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Airline Gold Standards

Q: Which airlines have the worst reputations for safety and service among pilots? Which are considered “gold standard?”

Let’s start with safety. Unless you’re planning to fly across central Africa in a Sudanese cargo plane, comparing accident statistics between carriers is, to some extent, splitting hairs. Pilots are more likely to compare pay scales and retirement plans than debate which airlines are safer. No airline’s pilots, as a general rule, are any more skilled or talented than another’s, though you’re likely to get an argument from many experienced pilots who’ve felt betrayed or left behind due to the women/minorities hiring quotas at some companies.

Many myths and misconceptions exist with regard to the perils of riding on foreign airlines. Rumors that European crews are allowed to drink wine with their meals, for instance, circulate even among pilots. Various overseas airlines are responsible for some dubious blunders, but the unblemished records of many will startle you.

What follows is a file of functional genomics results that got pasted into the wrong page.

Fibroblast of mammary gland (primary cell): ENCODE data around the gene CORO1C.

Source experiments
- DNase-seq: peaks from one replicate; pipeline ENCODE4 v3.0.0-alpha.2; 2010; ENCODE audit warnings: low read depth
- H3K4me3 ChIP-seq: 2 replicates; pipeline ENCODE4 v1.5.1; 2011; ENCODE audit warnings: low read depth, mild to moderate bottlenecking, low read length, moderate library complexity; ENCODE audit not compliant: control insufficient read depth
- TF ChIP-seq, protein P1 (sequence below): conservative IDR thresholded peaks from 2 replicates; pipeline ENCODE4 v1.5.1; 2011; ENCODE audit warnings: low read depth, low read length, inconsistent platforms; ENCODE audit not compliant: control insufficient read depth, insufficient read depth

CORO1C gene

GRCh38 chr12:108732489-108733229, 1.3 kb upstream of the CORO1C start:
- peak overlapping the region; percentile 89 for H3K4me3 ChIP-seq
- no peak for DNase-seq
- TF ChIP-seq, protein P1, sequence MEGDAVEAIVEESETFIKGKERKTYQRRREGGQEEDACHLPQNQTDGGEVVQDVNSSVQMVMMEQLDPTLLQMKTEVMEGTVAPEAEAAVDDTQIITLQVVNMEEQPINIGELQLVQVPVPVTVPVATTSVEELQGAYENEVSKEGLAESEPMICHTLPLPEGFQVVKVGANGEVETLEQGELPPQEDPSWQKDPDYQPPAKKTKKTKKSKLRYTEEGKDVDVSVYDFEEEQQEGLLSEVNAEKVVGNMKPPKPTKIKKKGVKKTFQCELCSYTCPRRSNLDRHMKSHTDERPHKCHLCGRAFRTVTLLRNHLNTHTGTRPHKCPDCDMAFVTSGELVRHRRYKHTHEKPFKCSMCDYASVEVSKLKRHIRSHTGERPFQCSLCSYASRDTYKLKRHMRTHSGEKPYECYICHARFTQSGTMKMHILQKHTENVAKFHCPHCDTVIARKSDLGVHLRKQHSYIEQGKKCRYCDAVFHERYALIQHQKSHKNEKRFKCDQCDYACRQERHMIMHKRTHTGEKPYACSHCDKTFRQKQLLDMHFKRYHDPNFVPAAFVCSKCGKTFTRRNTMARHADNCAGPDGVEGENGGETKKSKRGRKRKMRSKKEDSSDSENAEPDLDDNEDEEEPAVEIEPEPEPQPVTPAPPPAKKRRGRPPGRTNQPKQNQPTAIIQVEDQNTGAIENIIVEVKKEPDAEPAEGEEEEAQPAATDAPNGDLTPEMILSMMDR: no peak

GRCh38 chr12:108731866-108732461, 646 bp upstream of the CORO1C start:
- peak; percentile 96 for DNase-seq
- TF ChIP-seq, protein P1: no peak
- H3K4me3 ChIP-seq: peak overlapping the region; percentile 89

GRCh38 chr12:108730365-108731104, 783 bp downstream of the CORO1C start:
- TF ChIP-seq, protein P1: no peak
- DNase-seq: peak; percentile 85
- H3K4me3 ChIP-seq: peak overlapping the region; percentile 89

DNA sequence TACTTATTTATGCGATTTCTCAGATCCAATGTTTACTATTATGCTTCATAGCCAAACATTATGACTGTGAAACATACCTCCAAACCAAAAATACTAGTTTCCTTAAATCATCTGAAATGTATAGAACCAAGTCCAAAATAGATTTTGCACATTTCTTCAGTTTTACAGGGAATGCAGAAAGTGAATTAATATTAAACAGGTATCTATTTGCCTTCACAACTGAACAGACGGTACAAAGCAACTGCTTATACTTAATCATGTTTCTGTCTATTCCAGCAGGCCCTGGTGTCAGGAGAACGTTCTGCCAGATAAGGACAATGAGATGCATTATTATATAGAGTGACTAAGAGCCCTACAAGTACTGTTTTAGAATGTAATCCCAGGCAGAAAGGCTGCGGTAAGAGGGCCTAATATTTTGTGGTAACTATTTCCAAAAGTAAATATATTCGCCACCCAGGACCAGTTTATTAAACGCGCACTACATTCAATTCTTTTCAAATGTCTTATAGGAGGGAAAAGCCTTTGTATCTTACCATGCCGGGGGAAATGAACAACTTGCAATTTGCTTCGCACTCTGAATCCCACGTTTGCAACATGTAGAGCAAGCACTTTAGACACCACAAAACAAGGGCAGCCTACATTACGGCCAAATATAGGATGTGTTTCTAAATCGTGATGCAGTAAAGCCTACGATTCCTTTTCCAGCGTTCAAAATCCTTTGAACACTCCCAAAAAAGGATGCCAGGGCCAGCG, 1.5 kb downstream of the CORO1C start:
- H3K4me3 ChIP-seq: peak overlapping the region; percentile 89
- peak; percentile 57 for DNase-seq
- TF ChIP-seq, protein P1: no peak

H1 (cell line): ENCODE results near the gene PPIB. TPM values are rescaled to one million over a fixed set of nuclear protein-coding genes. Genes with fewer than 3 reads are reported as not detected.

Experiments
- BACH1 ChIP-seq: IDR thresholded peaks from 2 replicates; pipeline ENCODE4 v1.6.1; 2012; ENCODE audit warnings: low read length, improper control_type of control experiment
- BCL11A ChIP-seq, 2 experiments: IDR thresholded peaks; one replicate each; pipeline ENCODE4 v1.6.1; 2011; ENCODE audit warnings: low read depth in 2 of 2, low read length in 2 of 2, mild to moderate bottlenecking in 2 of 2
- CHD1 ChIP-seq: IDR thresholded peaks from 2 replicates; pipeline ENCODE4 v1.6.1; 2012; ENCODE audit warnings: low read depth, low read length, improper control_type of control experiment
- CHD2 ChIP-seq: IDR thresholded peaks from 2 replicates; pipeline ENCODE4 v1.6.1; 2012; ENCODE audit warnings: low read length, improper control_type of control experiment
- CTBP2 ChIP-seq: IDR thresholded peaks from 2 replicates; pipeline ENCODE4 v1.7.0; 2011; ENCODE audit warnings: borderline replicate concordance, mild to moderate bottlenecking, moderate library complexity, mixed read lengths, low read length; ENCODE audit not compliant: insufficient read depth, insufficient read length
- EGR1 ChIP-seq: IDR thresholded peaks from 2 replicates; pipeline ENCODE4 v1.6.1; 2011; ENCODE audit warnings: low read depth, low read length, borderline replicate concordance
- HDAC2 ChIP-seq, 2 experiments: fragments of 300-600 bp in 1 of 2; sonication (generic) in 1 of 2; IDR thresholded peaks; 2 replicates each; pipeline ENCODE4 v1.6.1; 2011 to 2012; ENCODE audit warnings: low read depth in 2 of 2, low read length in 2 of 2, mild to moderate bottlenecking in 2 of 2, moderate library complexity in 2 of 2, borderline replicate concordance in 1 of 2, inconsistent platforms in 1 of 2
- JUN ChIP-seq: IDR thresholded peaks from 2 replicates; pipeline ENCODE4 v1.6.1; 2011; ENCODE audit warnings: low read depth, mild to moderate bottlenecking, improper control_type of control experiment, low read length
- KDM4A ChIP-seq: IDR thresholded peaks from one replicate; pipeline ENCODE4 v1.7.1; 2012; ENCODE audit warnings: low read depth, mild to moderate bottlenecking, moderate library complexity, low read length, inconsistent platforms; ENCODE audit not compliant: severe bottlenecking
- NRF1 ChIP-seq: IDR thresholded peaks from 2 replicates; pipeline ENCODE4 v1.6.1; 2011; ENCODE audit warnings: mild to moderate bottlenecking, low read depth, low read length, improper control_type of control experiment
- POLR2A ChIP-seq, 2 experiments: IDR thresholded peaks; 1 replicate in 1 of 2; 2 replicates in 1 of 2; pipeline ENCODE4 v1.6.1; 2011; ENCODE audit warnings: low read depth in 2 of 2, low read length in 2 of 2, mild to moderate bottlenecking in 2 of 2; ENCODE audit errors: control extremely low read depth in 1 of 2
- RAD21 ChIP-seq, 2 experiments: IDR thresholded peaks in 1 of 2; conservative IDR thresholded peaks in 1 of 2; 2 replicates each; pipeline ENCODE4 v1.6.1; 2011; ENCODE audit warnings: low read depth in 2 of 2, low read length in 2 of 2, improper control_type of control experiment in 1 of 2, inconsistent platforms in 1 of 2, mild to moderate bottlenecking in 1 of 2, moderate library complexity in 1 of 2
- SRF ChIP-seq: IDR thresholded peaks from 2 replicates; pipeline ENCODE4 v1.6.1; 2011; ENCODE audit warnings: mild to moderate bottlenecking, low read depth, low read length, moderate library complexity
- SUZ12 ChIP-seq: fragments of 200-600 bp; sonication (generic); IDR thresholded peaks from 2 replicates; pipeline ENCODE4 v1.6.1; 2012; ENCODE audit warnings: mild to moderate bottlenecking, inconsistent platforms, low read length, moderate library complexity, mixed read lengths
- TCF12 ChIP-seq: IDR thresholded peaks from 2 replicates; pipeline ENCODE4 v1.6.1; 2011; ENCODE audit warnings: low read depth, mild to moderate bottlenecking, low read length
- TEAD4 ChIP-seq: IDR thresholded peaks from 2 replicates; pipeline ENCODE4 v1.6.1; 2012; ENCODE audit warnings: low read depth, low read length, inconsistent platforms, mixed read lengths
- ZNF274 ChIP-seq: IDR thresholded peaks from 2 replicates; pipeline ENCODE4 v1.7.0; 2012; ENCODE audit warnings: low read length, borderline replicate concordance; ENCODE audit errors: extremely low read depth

When we get into cabin service, however, everything changes. Service on US carriers, particularly in economy class, is the laughing stock of the airline world. (This may or may not surprise you.) First and business class, at least on international flights, tends to be quite good, but treatment in the back, if you haven’t noticed, leaves little to be desired. To really be comfortable without having to sell the house, one needs to seek out the likes of Singapore Airlines, Emirates, and other world-class airlines based in Europe and Asia. I remember Thai Airways offering me a full hot meal, complete with steaming towel and a flower, on a 60-minute domestic flight from Bangkok to Chiang Mai. Such companies can’t help you, however, if you’re flying from Pittsburgh to Denver.

As if the airlines’ fare structures and fine print aren’t complicated enough, they’ve now taken to blurring the distinction between classes. Airlines like Delta and Continental no longer offer a first class cabin on many international runs, opting for a jazzed-up business class instead. It’s better than any domestic first class, but lacks the prestige of what’s become the international standard on long-haul services (that is, fully flat beds and other luxurious extravagances). Continental even came up with something called, in all possible befuddlement, “Business First.”

This Q&A is part of a collection that originally appeared on Patrick Smith, 38, is an erstwhile airline pilot, retired punk rocker and air travel columnist. His book, Ask the Pilot (Riverhead) was voted “Best Travel Book of 2004” by Patrick has traveled to more than 55 countries and always asks for a window seat. He lives near Boston.